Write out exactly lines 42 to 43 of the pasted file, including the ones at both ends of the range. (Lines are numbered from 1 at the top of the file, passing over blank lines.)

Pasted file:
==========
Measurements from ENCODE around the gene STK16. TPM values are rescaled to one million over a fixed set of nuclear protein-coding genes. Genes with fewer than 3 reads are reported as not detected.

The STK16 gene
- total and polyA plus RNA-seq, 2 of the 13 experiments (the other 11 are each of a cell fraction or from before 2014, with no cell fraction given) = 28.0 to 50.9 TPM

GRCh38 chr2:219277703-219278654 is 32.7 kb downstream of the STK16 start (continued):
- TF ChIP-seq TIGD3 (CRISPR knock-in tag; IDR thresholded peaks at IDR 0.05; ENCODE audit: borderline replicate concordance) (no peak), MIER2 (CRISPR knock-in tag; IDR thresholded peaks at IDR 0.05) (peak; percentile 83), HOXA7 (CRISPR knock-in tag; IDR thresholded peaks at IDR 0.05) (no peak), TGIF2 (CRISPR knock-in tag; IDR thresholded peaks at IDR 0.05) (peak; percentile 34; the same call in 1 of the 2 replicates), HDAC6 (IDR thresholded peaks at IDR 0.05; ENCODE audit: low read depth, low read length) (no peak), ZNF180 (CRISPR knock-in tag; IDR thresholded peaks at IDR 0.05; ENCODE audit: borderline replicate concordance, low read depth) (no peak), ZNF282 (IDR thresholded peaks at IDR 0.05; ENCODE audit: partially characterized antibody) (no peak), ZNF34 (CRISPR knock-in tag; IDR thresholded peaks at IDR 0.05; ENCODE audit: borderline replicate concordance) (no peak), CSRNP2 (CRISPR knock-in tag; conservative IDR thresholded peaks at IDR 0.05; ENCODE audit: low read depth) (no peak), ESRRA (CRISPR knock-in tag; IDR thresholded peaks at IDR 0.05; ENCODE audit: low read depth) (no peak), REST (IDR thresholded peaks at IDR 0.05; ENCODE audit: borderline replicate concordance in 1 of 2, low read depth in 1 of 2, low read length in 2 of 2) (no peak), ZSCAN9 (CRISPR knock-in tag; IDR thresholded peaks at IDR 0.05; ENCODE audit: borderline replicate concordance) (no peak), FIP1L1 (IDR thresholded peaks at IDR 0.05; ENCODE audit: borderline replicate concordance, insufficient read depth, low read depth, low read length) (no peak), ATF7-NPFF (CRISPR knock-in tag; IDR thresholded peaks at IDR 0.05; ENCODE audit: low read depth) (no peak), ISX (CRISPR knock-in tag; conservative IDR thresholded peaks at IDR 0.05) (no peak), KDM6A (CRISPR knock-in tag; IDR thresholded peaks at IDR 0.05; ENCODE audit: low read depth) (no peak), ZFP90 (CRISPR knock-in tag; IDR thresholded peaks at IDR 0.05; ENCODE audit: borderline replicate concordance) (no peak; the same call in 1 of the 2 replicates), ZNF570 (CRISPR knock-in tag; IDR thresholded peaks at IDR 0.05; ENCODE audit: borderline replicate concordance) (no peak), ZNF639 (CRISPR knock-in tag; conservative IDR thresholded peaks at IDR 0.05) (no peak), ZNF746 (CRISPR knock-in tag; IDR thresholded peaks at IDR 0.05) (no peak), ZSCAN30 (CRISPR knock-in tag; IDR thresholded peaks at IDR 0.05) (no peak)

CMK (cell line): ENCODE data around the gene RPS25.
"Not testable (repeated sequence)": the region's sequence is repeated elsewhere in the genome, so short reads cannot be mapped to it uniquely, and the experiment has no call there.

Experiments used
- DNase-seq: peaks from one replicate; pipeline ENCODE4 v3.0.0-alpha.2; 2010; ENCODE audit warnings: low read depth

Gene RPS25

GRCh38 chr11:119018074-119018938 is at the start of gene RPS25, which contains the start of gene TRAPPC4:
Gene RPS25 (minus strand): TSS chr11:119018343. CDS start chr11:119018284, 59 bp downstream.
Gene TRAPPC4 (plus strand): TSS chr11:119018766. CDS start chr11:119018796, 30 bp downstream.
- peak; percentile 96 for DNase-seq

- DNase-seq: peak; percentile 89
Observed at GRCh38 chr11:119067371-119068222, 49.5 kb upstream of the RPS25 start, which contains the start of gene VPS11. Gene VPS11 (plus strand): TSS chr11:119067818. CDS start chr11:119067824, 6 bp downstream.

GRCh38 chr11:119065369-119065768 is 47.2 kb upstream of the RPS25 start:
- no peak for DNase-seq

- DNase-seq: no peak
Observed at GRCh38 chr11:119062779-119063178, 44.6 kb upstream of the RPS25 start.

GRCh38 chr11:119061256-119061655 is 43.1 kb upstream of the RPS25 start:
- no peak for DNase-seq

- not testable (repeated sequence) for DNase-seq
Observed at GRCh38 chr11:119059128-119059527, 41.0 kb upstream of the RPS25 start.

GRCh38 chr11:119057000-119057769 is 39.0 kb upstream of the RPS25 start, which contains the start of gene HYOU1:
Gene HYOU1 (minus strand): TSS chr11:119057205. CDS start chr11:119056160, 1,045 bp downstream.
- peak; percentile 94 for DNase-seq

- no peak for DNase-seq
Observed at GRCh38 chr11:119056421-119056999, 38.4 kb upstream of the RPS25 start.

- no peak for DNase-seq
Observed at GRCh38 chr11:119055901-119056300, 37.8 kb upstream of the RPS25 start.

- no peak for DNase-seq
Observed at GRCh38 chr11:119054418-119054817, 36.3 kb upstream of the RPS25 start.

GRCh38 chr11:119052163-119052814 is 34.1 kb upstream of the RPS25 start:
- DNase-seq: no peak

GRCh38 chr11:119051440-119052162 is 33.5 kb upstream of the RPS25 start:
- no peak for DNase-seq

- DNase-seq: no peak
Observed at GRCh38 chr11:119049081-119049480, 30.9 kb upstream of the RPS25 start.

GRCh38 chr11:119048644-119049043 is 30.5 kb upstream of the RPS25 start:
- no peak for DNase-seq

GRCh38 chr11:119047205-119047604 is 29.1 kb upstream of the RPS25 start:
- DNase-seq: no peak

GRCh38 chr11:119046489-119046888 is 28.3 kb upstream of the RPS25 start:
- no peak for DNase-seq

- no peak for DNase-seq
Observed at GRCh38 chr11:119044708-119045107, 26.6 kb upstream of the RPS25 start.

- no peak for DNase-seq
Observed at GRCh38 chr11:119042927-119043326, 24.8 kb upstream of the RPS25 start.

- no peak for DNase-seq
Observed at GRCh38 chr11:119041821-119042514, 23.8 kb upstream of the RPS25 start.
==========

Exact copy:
GRCh38 chr11:119047205-119047604 is 29.1 kb upstream of the RPS25 start:
- DNase-seq: no peak